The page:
Tight junctions between epithelial cells lining the scala media play an important role in compartmentalizing the endolymph and perilymph, the compositionally distinct inner ear fluids (12, 13). The endolymph, which is high in K+ and low in Na+, fills the scala media compartment of the cochlea and bathes the apical surfaces of hair cells. The endolymph in the cochlea is maintained at a high positive endocochlear potential (EP) of approximately 80 mV (14, 15). The perilymph, which is low in K+ and high in Na+, fills the scala tympani and vestibuli and bathes the basolateral surfaces of hair cells. Over recent decades, several of the proteins associated with tight junctions have been identified. While most are integral membrane proteins, some, like zonula occludens-1 (ZO-1), ZO-2, and ZO-3, are membrane-associated intracellular proteins, which connect the transmembrane tight junction proteins to cytoskeletal proteins, signaling molecules, and other membrane proteins (5, 16, 17). Among the integral membrane proteins are the claudins, occludin, tricellulin, marvelD3, junctional adhesion molecules, and the coxsackie and adenovirus-associated receptor (5). There are 24 claudins that have been identified so far, and these proteins form the backbone of tight junctions (5). Cis (intramembrane) and trans (intermembrane) interactions of claudin molecules are thought to give tight junctions the characteristic ultrastructure described above (5, 18, 19). Occludin, tricellulin, and marvelD3 belong to the family of MARVEL domain proteins and have been reported to have distinct, yet overlapping, functions in epithelial cell lines (5, 8, 20, 21). Physical interactions between tight junction proteins provide additional complexity to the tight junction structure and modify its permeability (5, 16, 18, 19, 22).
Tricellulin is found concentrated mostly at tricellular tight junctions, although weak labeling at bicellular tight junctions is seen depending on the type of epithelia being studied (8, 10, 23, 24). Occludin and lipolysis-stimulated lipoprotein receptor have been reported to affect the localization of tricellulin (25, 26). Although the actual role of tricellulin in barrier function has not been unequivocally demonstrated, studies on epithelial cell lines suggest that the overexpressed protein controls paracellular movement of macromolecules at tricellular tight junctions, whereas its presence at bicellular tight junctions modulates ion permeation (8, 9, 20, 27). However, when tricellulin was knocked down in epithelial cell lines EpH4 and Caco-2 using RNA interference, the cells exhibited significant delays in achieving transepithelial resistance (8, 20). In the mouse organ of Corti, tricellulin localizes specifically to the tricellular junctions, in which the fine “zipper-like” structures that make up these junctions span a region of approximately 3 to 5 μm, the entire depth of the reticular lamina (24).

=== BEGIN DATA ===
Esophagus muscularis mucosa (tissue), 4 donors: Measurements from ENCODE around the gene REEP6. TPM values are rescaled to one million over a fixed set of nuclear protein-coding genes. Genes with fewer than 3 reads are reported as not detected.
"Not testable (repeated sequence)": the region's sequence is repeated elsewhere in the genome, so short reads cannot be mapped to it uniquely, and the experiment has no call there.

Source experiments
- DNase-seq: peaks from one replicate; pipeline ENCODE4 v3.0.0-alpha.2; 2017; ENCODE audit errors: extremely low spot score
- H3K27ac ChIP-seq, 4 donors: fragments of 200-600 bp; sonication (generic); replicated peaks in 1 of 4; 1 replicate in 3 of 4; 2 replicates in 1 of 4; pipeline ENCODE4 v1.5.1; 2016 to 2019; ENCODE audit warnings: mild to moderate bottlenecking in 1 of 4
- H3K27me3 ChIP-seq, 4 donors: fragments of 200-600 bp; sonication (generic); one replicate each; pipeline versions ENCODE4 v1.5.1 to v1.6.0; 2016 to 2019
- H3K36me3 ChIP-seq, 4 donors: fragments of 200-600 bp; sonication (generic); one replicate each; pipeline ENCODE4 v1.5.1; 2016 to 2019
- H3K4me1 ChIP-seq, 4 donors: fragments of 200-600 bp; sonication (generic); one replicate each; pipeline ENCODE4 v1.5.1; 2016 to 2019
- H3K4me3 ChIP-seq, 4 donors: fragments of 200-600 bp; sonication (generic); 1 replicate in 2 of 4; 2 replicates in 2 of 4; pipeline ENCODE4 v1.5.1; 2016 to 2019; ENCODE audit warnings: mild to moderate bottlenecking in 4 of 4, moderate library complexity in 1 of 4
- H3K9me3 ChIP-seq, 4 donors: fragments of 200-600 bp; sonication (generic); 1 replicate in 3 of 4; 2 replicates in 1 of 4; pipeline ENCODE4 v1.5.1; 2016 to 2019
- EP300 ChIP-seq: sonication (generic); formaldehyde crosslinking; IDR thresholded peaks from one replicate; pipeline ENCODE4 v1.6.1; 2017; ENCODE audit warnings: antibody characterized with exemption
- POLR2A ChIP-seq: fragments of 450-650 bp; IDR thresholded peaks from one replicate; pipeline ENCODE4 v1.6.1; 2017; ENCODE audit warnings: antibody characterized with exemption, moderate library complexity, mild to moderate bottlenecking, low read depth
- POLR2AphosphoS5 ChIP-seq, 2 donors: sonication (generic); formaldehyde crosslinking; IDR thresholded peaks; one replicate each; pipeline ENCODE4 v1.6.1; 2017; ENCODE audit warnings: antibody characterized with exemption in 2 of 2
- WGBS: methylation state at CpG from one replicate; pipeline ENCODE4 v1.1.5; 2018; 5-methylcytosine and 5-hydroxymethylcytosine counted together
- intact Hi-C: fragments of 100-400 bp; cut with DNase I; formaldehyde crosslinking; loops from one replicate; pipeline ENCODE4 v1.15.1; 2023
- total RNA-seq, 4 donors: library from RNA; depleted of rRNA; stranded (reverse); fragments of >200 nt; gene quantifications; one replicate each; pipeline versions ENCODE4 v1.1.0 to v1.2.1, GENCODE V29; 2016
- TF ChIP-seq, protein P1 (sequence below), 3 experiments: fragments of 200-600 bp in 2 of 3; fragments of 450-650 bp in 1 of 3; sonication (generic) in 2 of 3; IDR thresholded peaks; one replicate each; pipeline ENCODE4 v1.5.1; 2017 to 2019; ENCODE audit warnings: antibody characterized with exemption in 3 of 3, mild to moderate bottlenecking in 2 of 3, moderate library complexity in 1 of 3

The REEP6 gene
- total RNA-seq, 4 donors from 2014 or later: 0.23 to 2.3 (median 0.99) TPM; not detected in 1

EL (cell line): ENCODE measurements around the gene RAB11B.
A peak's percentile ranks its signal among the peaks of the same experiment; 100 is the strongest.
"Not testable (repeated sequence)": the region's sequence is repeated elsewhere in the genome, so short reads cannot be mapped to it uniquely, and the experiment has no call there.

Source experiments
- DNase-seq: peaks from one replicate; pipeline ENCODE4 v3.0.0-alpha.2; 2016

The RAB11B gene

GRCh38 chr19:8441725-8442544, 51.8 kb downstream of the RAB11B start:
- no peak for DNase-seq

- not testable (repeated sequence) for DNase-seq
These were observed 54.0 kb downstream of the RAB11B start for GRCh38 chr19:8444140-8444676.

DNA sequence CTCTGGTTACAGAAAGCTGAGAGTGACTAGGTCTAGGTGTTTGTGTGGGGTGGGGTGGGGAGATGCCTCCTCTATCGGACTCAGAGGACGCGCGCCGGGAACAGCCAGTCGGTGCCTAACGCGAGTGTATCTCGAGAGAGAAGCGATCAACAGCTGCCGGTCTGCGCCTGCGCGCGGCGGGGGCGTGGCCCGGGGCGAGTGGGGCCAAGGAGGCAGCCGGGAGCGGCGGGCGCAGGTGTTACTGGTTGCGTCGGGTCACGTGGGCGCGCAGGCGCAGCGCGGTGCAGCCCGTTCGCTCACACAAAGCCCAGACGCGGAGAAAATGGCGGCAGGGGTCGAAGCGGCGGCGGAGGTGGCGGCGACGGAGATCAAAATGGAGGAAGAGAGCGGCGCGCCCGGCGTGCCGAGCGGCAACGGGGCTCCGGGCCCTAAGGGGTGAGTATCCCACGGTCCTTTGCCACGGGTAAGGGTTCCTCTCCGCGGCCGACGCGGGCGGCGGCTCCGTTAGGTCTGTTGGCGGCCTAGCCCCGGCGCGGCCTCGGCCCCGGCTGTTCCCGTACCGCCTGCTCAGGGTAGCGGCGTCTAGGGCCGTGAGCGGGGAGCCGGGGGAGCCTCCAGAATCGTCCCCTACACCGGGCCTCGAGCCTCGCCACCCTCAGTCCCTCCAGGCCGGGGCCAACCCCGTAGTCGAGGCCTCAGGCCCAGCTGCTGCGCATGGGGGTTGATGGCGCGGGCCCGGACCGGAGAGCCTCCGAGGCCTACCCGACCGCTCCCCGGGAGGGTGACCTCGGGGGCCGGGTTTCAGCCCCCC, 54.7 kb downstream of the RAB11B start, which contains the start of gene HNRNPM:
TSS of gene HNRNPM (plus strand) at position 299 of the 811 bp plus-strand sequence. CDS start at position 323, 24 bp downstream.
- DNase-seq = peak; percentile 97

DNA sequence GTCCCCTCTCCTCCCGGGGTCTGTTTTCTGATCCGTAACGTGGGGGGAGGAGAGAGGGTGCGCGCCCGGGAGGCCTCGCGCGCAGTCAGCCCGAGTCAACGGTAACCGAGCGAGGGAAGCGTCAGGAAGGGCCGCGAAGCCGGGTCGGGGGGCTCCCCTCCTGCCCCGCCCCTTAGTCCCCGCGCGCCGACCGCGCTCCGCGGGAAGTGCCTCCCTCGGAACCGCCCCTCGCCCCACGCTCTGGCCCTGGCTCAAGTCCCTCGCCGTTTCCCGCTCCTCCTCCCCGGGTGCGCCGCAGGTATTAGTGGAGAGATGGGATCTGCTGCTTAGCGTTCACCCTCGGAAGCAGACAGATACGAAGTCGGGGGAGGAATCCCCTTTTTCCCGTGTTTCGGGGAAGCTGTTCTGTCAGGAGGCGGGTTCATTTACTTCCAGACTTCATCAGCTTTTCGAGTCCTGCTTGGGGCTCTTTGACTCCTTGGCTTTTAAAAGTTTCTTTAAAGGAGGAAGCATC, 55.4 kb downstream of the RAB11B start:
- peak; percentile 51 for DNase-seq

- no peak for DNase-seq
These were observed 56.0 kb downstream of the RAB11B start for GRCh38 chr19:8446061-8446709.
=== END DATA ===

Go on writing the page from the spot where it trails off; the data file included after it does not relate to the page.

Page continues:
Five different mutations in TRIC, encoding tricellulin, have been reported to cause autosomal recessive nonsyndromic deafness, DFNB49, in 14 families from Pakistan and Czech Roma populations (24, 28, 29). To determine the function of tricellulin in the inner ear and to elucidate the mechanism leading to hearing loss in the human families, we generated the corresponding knockin mouse model (p.Arg497*) for the only coding DFNB49 mutation (p.Arg500*). p.Arg497* mutation is predicted to result in loss of the C-terminal occludin-ELL domain, producing truncated protein. The current study demonstrates that the loss of full-length tricellulin disrupts the strands of intramembranous particles connecting bicellular and tricellular tight junctions in the inner ear epithelia of these mice and leads to the loss of mechanosensory hair cells in the organ of Corti.
TricR497X/R497X mice do not express tricellulin at the tricellular tight junctions in the inner ear sensory epithelium.
Tricellulin (also known as MARVELD2) is seen at the tricellular junctions of all epithelial cells that outline the scala media in the cochlea (24). At these cellular junctions, tricellulin immunoreactivity can be seen along the depth of the tricellular junctions, intersecting the junctional “rings” formed by ZO-1 that is present at bicellular junctions (Figure 1A and ref. 24). In order to study the effect of the nonsense mutation in tricellulin underlying DFNB49, a knockin mouse model (TricR497X/R497X) was generated (Figure 1, B and C, and Supplemental Table 1; supplemental material available online with this article; doi: